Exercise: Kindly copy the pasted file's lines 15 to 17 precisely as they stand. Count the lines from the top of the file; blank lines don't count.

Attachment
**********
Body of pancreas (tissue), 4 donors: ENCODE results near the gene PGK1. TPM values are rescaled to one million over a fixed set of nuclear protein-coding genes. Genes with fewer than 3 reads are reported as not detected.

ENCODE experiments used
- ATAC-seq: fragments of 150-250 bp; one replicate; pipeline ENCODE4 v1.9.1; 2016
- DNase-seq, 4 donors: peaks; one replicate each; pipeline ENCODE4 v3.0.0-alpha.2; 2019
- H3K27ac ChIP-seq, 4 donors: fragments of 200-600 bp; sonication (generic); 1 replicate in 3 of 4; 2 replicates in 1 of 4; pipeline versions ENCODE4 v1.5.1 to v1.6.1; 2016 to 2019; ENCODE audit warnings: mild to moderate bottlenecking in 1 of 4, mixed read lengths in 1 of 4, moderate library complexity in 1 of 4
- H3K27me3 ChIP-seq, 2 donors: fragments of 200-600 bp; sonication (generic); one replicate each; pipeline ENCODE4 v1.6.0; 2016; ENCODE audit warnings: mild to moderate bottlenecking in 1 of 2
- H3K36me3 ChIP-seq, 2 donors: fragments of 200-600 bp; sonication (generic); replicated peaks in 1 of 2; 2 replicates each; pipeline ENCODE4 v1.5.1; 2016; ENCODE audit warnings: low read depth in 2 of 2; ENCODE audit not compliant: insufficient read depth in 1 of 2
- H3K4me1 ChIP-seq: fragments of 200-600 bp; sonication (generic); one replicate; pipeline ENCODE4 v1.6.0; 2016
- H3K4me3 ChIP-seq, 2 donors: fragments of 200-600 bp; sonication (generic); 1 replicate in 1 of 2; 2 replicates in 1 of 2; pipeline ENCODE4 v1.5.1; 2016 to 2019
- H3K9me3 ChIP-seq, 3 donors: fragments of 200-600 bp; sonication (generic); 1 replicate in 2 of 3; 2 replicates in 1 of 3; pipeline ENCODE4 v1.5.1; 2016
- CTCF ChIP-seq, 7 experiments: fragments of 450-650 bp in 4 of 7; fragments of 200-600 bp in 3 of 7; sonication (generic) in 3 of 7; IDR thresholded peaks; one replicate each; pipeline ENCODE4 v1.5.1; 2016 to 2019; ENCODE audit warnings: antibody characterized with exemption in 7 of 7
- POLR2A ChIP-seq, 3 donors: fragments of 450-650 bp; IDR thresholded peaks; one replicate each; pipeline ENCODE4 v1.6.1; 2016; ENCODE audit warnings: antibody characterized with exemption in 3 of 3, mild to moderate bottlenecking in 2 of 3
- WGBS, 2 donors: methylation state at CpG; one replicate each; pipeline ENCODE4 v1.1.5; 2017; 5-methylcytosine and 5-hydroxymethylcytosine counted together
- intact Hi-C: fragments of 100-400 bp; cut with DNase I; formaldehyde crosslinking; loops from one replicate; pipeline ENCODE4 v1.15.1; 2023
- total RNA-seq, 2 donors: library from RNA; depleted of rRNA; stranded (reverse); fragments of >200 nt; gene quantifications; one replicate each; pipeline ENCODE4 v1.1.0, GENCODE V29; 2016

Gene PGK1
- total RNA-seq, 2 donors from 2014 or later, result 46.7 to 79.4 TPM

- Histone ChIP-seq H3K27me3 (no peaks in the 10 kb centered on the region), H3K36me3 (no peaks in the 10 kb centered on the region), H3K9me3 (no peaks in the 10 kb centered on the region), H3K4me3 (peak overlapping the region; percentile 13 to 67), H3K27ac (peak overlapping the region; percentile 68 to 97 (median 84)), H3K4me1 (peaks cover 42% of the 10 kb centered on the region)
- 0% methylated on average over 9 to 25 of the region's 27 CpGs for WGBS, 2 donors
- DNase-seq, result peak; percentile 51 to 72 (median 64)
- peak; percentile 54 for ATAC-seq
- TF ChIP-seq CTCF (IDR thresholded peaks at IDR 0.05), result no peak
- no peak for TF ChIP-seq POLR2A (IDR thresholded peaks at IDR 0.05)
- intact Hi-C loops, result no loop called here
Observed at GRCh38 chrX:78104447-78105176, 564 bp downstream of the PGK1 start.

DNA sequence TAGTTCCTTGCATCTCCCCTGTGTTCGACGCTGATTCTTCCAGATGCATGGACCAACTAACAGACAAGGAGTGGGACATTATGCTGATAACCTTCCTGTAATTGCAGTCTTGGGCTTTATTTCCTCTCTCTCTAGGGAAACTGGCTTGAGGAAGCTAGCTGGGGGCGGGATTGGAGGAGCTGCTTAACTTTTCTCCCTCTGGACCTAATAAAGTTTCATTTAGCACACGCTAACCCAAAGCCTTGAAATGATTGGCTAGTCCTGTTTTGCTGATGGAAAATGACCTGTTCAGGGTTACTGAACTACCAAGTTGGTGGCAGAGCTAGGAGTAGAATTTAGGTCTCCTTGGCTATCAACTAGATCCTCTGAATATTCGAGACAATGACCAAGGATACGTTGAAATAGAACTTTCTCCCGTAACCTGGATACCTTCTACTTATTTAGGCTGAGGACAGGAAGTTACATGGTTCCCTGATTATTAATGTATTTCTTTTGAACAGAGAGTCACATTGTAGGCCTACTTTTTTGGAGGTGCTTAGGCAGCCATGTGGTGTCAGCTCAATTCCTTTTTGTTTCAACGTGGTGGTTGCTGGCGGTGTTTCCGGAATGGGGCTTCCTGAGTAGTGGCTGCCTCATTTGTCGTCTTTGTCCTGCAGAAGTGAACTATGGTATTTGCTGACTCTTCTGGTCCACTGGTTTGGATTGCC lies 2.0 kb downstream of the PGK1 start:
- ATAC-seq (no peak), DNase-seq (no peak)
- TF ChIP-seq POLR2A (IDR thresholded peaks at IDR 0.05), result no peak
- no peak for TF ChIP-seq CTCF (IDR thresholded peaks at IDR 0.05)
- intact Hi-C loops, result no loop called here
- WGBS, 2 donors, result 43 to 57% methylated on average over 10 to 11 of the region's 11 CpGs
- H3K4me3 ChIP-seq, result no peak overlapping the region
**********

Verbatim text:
- total RNA-seq, 2 donors: library from RNA; depleted of rRNA; stranded (reverse); fragments of >200 nt; gene quantifications; one replicate each; pipeline ENCODE4 v1.1.0, GENCODE V29; 2016

Gene PGK1
- total RNA-seq, 2 donors from 2014 or later, result 46.7 to 79.4 TPM